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July 2 2022 3:02 PM ˚
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These strawberry scones do not need jam to shine, but it doesn’t hurt

2.GOOD APPETITE 1
(Photos: New York Times)
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Scones and strawberry jam is such a classic pairing that, naturally, it’s rife with debate.

First, there’s the pronunciation of scone. Does it rhyme with “phone” (as in the US, Ireland, and some parts of England) or with “gone” (as said by many Britons, including Queen Elizabeth)?اضافة اعلان

Then, there’s the issue of jam placement. Do you smear it directly on the split pastry before dolloping it with clotted cream (called the Cornish method), or are you team cream-first, jam-second (the go-to in Devon)?

Having consumed the majority of scones in New York City, I draw out the “o” (as in “hello, I made scones”). And, in terms of strawberry jam, I have taken to mixing dried strawberries directly into the dough, which bake up into jammy pockets in the tender crumb. This evenly distributes the berries, giving you bits of intense fruit all the way through — and doesn’t preclude you from adding more jam after baking.

But perhaps the biggest way my scone recipe deviates from more traditional versions is that, instead of shaping the dough into individual wedges, I pat it into a round loaf, then score it, cutting halfway through.

This helps keep the interior particularly moist and fluffy, while the crust bakes up golden and craggy, with edges that crunch. And it’s fun to pull apart the warm pieces with your hands for serving. (For more elegant presentations, a serrated knife also works.)

One thing to note: Because dried strawberries can be hard to find, you might be tempted to use fresh or frozen berries here.

Resist this urge


Fresh and frozen berries contain large amounts of moisture, which will steam during baking and can make the surrounding crumb soggy. It’s better to mix in other dried fruit. Dates, which have a similar sticky denseness, work especially well.

Like all scones, these are best served within a few hours of baking. But they also freeze well and can be reheated just before serving.

While testing this recipe, I stored leftovers of different versions in the freezer and was grateful every morning when I could just pop one in the toaster oven, then eat it hot, topped with softened butter. Of course, if you can get it, clotted cream would be an ideal accompaniment — with or without the strawberry jam.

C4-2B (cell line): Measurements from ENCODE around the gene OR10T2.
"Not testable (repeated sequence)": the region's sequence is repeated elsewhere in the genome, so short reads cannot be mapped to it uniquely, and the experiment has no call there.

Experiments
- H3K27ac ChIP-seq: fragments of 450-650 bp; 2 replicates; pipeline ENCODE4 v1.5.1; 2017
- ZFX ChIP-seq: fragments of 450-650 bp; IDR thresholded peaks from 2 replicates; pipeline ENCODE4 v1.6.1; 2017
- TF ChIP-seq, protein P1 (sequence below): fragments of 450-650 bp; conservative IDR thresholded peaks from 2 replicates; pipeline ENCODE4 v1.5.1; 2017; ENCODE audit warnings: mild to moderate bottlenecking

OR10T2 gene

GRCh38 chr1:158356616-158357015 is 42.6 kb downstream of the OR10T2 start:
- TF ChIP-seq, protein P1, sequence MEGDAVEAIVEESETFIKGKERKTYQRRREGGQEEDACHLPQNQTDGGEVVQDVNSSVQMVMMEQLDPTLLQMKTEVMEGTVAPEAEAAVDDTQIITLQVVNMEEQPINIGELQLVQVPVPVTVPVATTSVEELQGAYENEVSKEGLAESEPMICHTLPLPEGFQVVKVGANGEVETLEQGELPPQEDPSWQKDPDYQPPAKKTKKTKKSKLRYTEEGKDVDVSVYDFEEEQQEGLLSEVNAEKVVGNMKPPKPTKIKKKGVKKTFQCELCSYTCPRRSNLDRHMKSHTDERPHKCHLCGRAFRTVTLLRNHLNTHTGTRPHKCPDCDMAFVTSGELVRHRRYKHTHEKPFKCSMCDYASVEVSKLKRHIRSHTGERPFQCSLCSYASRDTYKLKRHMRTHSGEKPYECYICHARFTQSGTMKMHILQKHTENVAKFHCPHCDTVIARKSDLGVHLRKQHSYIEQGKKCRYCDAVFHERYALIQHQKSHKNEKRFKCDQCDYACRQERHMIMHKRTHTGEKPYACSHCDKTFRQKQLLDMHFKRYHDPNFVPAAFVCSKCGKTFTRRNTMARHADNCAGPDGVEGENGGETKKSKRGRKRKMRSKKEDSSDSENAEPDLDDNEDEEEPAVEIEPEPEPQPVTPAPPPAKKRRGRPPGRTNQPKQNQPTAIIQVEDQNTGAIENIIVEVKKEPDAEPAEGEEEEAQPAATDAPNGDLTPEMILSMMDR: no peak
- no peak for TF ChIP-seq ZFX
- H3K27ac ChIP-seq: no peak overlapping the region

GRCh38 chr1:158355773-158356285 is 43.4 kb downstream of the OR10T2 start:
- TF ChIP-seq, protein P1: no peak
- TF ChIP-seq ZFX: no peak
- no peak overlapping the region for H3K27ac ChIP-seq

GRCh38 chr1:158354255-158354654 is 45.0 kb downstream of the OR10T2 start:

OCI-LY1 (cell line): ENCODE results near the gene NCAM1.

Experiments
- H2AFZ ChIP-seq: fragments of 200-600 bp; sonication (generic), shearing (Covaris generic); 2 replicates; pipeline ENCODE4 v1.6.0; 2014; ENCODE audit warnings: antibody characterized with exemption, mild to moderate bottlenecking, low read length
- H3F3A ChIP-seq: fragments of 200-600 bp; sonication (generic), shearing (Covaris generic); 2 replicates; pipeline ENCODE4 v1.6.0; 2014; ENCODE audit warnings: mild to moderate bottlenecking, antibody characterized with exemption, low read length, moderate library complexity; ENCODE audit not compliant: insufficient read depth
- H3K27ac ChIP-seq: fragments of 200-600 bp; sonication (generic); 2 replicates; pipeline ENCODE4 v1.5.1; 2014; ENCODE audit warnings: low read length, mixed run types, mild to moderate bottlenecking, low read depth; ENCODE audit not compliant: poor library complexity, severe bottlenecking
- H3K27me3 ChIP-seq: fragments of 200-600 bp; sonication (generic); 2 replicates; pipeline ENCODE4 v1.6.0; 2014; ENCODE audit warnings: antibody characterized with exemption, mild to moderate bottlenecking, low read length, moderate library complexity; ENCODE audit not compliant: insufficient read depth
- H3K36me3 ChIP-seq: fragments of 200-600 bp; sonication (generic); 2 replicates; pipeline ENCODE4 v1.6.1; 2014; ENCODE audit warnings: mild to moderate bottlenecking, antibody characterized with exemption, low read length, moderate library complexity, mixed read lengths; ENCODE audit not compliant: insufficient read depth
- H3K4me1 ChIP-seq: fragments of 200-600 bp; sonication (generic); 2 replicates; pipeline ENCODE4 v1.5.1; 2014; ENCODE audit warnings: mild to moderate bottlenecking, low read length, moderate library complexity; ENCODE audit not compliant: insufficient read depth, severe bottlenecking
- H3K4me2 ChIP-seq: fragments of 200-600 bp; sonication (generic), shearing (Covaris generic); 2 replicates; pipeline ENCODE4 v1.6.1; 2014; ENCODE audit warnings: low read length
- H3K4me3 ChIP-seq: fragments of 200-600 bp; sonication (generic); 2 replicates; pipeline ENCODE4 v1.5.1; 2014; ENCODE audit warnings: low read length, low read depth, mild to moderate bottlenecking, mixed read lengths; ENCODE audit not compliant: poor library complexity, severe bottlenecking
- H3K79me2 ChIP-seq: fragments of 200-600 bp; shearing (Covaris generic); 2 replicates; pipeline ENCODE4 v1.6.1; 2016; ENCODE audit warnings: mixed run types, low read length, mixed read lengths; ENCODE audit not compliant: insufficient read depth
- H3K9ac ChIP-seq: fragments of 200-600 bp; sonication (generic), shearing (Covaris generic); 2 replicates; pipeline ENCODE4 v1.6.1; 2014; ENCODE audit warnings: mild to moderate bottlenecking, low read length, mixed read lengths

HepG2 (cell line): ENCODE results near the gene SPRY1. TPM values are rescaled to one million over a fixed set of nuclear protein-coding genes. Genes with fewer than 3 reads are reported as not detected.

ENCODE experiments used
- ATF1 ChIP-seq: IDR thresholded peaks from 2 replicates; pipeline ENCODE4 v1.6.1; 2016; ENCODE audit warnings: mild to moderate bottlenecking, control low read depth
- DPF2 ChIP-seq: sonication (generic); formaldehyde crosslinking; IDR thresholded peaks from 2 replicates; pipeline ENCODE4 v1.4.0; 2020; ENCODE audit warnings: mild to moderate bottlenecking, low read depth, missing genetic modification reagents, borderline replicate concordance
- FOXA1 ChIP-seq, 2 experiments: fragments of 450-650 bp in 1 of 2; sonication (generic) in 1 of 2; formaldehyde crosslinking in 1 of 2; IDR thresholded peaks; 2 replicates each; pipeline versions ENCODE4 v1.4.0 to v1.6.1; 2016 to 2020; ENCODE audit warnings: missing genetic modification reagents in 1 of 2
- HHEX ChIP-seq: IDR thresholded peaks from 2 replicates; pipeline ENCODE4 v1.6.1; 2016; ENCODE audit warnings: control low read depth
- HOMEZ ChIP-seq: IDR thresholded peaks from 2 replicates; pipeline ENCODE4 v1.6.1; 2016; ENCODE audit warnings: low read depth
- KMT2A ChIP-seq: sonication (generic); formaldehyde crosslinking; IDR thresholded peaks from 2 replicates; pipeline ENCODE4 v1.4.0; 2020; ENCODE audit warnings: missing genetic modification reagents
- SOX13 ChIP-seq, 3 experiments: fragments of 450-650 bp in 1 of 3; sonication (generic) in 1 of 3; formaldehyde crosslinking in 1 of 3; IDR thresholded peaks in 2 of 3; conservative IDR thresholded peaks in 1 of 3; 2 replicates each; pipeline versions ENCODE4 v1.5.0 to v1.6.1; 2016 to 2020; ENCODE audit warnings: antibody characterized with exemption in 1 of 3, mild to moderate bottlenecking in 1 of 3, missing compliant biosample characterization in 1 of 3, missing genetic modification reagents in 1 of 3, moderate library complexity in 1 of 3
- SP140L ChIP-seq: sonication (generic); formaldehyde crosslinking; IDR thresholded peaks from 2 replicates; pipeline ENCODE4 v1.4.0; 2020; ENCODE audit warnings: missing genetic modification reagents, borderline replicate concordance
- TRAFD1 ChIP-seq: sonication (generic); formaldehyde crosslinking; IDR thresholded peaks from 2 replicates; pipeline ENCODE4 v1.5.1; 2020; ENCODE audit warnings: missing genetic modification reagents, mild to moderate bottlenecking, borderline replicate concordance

Instructions:

> Step 1: Heat oven to 190 degrees Celsius with a rack in the upper third. Line a baking sheet with parchment paper.

> Step 2:
Place strawberries in a bowl and cover with boiling water. Let sit until soft and pliable, 5 to 10 minutes. Drain, pat dry and coarsely chop.

> Step 3:  Place the flour, sugar, baking powder, salt and baking soda in a large bowl and whisk to combine. Using the large holes of a box grater, grate the butter into the bowl, then toss until mixture resembles oatmeal. Alternatively, pulse all the dry ingredients together in a food processor. Cube the butter, add to the processor, and pulse until the mixture looks like oatmeal. Transfer mixture to a large bowl.

> Step 4:  Add strawberries and toss well.

> Step 5: In a small bowl, whisk together buttermilk and egg. Add buttermilk mixture to flour mixture. Using a wooden spoon, stir until all the dry flour bits are incorporated, but the dough is still shaggy. Using your hands, knead and press the dough a few times while it’s still in the bowl until the dough just holds together.

> Step 6: Dump the dough out onto the prepared sheet pan. Pat the dough into a round loaf about 20cm in diameter. Using a sharp knife, deeply score the loaf into 8 wedges (but do not cut all the way through). Brush the loaf all over with buttermilk and sprinkle generously with sugar.

> Step 7: Bake until golden brown, 25 to 35 minutes. Let cool slightly. Cut or break into wedges and serve warm with butter and clotted cream.


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